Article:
• United States



Contributing writer

Web still king, but email stages scam comeback

Oct 23, 20125 mins
Application SecurityCybercrimeEmail Clients

Experts call for better filters, but urge users to 'be suspicious'

Trust, but verify. That was the motto of President Ronald Reagan. It also ought to be the motto of everyone who uses email.

Security vendors Sophos and Kaspersky Lab both have in recent days warned of scam emails using the names of well-established companies to try to lure victims to malware sites. The scheme is obvious, or ought to be — they figure if they use a trusted name, victims will trust the link.

The scams have been present virtually since email began, but security experts say they are increasing at an accelerating pace.

Graham Cluley, senior technology consultant at Sophos, reported early last week on a “widespread malware campaign that has been spammed out, disguised as a communication from DHL Express.” He said it claims to be a tracking notification.

A few days later, Cluley reported on emails claiming to be from companies like British Airways, LinkedIn, YouTube, Google and Amazon. “The truth is that the headers are forged, and the emails have been specially crafted to look like legitimate communications from online firms, he wrote.

“Clicking on the links could send your computer to Canadian pharmacy-like spam sites offering to sell you Viagra, or even webpages hosting malicious payloads,” he wrote.

On Kaspersky Lab’s Threatpost blog, Brian Donohue wrote: “Criminal hackers launched an attack campaign earlier this week in which they sent a slew of emails purporting to come from the financial software developer Intuit. The emails contained links that led to sites hosting the Blackhole exploit kit in an apparent attempt to infect the machines of corporate users.”

There are multiple other examples, purporting to come from American Express, Microsoft and others.

There are mixed opinions about whether this means that malware attacks are now more focused on email than web searches. Chester Wisniewski, a senior security adviser with Sophos, said web infections still impact more users than any other method.

“There has been an increase in malicious email, but it hasn’t approached the amount of infections sourced from the web,” he said. “It really is just a change in how email infections work. They used to be attached EXEs and SCRs that were simple Trojans. Most organizations are smart enough to block executables from entering through their email gateways, so criminals have moved on to HTML, PDF and RTF files.”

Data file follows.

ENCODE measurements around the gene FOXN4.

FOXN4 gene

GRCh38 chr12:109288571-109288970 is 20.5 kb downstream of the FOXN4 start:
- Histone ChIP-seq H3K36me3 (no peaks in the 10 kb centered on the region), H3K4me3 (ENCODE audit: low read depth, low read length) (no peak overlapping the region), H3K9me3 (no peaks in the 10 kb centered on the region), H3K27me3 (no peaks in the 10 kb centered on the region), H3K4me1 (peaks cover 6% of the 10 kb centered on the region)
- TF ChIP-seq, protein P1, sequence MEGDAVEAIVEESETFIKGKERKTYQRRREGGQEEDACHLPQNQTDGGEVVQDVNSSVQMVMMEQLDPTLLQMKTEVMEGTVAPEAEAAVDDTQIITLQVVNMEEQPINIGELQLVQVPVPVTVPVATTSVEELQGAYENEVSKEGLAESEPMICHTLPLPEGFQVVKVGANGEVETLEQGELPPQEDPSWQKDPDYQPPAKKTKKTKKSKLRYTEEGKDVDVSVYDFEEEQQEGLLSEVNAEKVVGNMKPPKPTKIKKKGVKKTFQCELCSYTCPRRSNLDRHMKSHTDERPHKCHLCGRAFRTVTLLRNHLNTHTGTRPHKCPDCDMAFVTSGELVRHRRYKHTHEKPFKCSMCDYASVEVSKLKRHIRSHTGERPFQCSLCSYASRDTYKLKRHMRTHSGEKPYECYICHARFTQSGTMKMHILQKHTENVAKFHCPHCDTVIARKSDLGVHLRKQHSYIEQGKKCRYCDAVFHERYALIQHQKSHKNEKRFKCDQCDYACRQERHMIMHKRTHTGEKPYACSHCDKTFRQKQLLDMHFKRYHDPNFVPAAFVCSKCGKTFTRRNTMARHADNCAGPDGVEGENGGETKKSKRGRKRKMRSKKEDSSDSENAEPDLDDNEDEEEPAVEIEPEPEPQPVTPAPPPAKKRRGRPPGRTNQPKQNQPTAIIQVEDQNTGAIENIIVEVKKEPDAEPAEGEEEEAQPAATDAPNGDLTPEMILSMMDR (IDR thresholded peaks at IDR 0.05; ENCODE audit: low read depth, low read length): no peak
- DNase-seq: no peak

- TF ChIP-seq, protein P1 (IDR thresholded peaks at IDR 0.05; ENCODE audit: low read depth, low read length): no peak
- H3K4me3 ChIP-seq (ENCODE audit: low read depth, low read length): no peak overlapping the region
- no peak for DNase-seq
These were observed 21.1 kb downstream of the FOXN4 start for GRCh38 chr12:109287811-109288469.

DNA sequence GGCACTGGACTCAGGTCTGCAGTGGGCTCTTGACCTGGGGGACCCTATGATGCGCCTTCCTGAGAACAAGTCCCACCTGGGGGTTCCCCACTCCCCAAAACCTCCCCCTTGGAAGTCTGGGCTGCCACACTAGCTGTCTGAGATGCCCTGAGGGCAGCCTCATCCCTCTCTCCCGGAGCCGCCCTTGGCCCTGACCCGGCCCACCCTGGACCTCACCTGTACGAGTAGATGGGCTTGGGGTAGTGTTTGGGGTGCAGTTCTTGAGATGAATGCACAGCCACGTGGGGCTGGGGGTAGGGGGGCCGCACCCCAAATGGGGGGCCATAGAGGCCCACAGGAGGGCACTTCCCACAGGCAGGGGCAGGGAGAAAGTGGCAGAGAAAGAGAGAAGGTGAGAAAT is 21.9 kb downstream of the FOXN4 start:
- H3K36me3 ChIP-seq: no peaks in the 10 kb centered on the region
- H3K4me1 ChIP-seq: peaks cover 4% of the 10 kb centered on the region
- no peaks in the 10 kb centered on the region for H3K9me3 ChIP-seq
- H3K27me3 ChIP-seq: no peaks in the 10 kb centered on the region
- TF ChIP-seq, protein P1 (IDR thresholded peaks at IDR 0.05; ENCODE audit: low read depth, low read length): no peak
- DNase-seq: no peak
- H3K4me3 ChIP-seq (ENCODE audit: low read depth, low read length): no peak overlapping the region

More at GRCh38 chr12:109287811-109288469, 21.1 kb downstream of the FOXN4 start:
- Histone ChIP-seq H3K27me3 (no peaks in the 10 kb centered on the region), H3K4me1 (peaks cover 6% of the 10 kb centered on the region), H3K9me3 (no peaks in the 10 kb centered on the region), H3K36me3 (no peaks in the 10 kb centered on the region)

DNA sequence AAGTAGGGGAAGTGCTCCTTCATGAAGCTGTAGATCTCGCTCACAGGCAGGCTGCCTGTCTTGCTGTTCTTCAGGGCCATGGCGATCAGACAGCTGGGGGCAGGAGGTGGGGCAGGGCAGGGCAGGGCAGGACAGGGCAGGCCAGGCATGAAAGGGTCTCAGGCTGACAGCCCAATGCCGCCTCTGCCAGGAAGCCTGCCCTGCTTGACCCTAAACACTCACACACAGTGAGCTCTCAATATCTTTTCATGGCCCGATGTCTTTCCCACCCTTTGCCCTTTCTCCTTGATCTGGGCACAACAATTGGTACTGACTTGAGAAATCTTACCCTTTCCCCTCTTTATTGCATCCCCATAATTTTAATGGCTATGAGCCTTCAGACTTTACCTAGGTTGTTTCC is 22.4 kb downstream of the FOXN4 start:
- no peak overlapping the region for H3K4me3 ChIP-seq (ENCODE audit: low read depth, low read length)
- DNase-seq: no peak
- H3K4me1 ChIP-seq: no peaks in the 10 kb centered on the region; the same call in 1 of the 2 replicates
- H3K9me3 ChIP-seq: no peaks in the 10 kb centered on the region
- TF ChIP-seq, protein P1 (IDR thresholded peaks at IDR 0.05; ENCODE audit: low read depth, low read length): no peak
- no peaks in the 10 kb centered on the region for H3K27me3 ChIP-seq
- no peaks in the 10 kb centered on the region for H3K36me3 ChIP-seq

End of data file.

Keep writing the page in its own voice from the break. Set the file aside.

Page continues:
[See also: After 40 years, email security still elusive, experts say]

But Bogdan Botezatu, senior e-threat analyst at Bitdefender, said web search malware “has now lost ground in terms of email spam bundled with malicious attachments or malicious links.”

Botezatu said a Bitdefender study earlier this year found that of 264.6 billion spam messages sent daily, 1.14% carry attachments. “That means that, every day, about 300 million spam messages carry a malicious payload. We expect this trend to increase by 2% to 6% from one year to another,” he said.

Cluley said it is difficult to compare the two types of attacks strictly in numerical terms. “Many attacks these days will incorporate aspects of both. An email may contain a link to a malicious website, or an email with a dangerous attachment may then download further code from the web,” he said.

“I think we can safely say that neither web nor email threats are going away,” Cluley said.

The best way to avoid all this trouble is to adopt some version of Reagan’s motto. In his blog post, Cluley advises users to always be careful about clicking on links in unsolicited emails. “Hover over links with your mouse to tell where it’s really going to before clicking, and keep your antivirus and anti-spam protection updated,” he said.

Stephen Cobb, a security evangelist at ESET, said to “‘Be intelligent,’ together with ‘Be informed’ and probably ‘Be suspicious.'”

“I would also say that running good antivirus at all times adds a strong line of defense in addition to anything your browser, browser add-on, or email service is doing to keep you safe,” Cobb said.

Another way to spot scams is to recall the grammar you learned in elementary school. Scams are frequently littered with grammatical mistakes.

One scam email circulating Monday, purporting to be a sweepstakes award from Microsoft, declared in a sentence fragment: “Where your email address (XXXX) emerged as one of the online Winning (sic) emails in the 2nd category and therefore attracted a cash award of 350,000.00 Euros (Three Hundred and Fifty Thousand Euros Only) and a (sic) HP laptop.”

Cobb and others say some email providers are better than others at screening out scams. “Gmail is pretty good, largely because it can leverage Google’s vast amount of traffic to spot malicious activity,” Cobb said.

“But, of course, pretty good is not always good enough,” he said. “I run Gmail in parallel with an unfiltered email app on some accounts and clearly Gmail learns about new malicious email campaigns pretty quickly, but I sometimes see infected documents and malicious links coming through Gmail, and these are usually first-of-a-kind attacks.”

Bogdan Botezatu said while Gmail and Yahoo Mail block potentially malicious attachments, “it would be unreasonable to assume that any e-mail service could block these attachments with 100% accuracy.”

J. Wolfgang Goerlich, an information security manager for a Michigan-based financial services firm, agrees that technology is part of the solution. “Organizations need to utilize and update spam filters to reduce the likelihood of scam emails getting to the end user,” he said.

But he said given that signature controls always lag behind the scammers, “people become the last line of defense. It is important for an organization help its employees develop the equivalent of email street smarts,” he said.